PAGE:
Kenya School of Internet Governance
|Name of your School:||Kenya School of Internet Governance|
|Is your School a global, regional or national initiative?||national|
|Who is the convenor/s of your School?||Kenya ICT Action Network|
|Is your School targeting one specific stakeholder group (i.e. do you focus on young people)?||Young and old (Multi Stakeholder Based School)|
|Region or country your School is based:||Kenya|
|Year of foundation:||2016|
|Frequency of your School:||annually|
|Duration of your School:||3 days|
|Besides Internet Governance do you focus on another sub topic?||
|Is your school associated with or co-located with any other event or process?||Kenya Internet Governance Forum
|What is the funding model of your SIG?||Sponsorships|
|Please provide the link to the website of your school:||kigf.or.ke/kesig/|
|Anything else you would like to tell us about your school?||Kenya School of Internet Governance (KeSIG) is held annually during the Kenya IGF Week and precedes the Kenya IGF.
The inaugural school was organized by Kenya ICT Action Network with the support of its partners Facebook and Hivos in the year 2016 in Nairobi with 50 participants going through a three-day intensive capacity building program on Internet Governance. The School was the first national school of Internet Governance in Africa.
The Kenya Internet Governance Forum has played a pivotal role in enhancing public participation in public policy development in Kenya. The forum has introduced new forms of ensuring public participation such as remote participation with the support of international organizations such as the Internet Society which have equally been embraced by the government, private sector, technical community, and academia. It has also built the capacity of many actors from diverse areas in the private sector, civil society, academia, and the media on how to engage with other stakeholders in public policy development processes through a multi-stakeholder approach. It is for this reason that the Kenya School of Internet Governance was conceptualized to bring new voices into the Internet Governance debate.
The school targets Kenyans from all sectors- government, academia, tech community, and civil society who are new to Internet Governance issues.
KeSIG is an introductory course covering technical, economic, legal and contemporary social issues brought about by the Internet and how they affect Kenyan decision making. It aims to build critical mass of individuals advocating for Internet rights and freedoms through equipping the participants with the skills needed to participate meaningfully in local, regional and global policy discourse.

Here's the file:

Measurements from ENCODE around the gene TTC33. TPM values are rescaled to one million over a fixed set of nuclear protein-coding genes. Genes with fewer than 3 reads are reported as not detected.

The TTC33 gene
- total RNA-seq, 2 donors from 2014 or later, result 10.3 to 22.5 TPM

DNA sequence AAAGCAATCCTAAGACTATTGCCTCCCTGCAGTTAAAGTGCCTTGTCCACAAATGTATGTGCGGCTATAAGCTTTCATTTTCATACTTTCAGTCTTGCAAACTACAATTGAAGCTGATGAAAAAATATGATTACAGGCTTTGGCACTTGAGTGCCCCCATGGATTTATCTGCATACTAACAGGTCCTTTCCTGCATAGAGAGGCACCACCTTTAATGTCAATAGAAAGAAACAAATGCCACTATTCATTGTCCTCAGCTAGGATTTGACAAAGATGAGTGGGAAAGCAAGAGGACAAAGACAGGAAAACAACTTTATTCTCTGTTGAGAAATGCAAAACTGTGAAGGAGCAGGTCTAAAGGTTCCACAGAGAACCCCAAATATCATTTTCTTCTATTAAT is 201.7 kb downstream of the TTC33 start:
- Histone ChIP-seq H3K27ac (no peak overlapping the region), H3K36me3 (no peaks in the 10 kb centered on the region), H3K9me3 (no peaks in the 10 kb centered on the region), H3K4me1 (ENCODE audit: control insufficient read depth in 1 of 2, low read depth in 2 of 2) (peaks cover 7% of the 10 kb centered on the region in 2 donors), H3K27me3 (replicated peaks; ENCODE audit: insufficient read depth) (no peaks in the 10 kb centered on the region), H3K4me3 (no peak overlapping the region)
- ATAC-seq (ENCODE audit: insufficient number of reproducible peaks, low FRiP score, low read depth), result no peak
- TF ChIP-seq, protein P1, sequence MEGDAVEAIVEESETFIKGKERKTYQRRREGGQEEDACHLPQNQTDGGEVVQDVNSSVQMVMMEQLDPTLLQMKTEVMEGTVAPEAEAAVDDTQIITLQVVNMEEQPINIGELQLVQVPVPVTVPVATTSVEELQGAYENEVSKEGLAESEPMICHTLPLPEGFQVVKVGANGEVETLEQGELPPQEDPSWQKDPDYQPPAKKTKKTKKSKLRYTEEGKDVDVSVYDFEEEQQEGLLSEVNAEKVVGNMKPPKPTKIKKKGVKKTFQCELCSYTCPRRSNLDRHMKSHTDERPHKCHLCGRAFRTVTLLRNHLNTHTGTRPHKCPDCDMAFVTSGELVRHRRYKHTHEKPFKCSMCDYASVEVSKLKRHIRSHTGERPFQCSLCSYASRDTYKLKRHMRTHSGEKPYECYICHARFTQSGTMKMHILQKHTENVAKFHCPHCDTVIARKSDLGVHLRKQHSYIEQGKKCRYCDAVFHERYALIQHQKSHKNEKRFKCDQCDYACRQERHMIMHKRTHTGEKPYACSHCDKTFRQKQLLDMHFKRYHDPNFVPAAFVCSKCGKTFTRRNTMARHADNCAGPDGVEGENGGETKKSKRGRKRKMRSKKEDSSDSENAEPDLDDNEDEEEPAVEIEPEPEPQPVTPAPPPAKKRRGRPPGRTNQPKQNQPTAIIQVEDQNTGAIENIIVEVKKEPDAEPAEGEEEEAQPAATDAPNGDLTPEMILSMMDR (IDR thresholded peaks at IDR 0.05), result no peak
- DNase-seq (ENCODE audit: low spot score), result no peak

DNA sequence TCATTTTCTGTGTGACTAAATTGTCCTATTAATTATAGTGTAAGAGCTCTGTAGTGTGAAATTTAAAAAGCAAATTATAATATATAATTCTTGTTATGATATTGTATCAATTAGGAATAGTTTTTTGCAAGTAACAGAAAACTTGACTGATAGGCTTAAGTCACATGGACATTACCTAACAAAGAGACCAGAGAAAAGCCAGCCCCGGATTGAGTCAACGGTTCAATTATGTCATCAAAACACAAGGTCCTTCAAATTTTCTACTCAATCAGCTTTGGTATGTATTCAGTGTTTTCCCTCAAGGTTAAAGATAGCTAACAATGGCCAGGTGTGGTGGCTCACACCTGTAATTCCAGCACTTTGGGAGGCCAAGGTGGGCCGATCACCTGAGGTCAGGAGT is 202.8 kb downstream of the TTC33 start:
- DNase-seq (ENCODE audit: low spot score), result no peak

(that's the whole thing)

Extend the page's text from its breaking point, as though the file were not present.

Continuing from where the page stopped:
KeSIG is convened by Kenya ICT Action Network (KICTANet) which is a multi-stakeholder platform for people and institutions interested and involved in ICT policy and regulation. The network aims to act as a catalyst for reform in the ICT sector in support of the national aim of ICT enabled growth and development. KICTANet has since 2008 convened the annual Kenya Internet Governance Forum (KIGF) that brings together local actors in ICT policy discussions. In response to a need for new voices, KICTANet, with support from HIVOS and Facebook , organised the first Kenya School of Internet governance (KeSIG) in 2016. KeSIG has grown to be among KICTANet’s flagship programmes, and its success has not been only in bringing in new voices but also encouraging those whose work has been disrupted by the internet to understand and contribute to internet policy making processes. In its 2nd and 3rd editions, KeSIG deliberately targets law enforcement officers, civil society organisation officers, traditional and new media practitioners, the tech community and academics. Its aim remains to build capacity for local and global internet governance by leveraging on existing policy advocates from areas such as media, human rights, devolved government and law enforcement and adding new voices Areas to be covered in the 3rd edition of the training include: introduction and main issues in internet governance; internet governance processes and how to get involved; and Kenya’s internet governance frameworks. The faculty is sourced from local and African actors such as the regulators, the executive, civil society leaders , digital rights activists, lawyers and technical community.
KeSIG’s mission is to increase capacity of key actors and potential actors in the local internet governance space. These include traditional human rights defenders and civil society organisations, students, academia, tech community and government departments. These actors are also commissioned to participate in international internet policymaking thereby contributing African perspectives in global debates. Specifically, the three day face to face training aims to:
KeSIG will take place over a period of four days. In the first day, participants are taken through basic concepts in internet governance with a focus on Kenya’s journey. Topical issues such as content control and election monitoring are covered in the second day. On the third day, participants interact with policy makers such as the Communications Authority, legislative drafters and policy advocates from Kenya and Africa.
The training is a mix of lectures and interactive activities. Participants get to listen to perspectives from veterans and practitioners who have participated in shaping Kenya’s position as an ICT power house in Eastern Africa. They also get to stimulate scenarios such as content policy , digitalisation and the future and digital rights in Africa. KeSIG alumni also facilitate sessions in the programme, encouraging participants to envision their contribution to internet policy making.
Areas to be covered in the training include: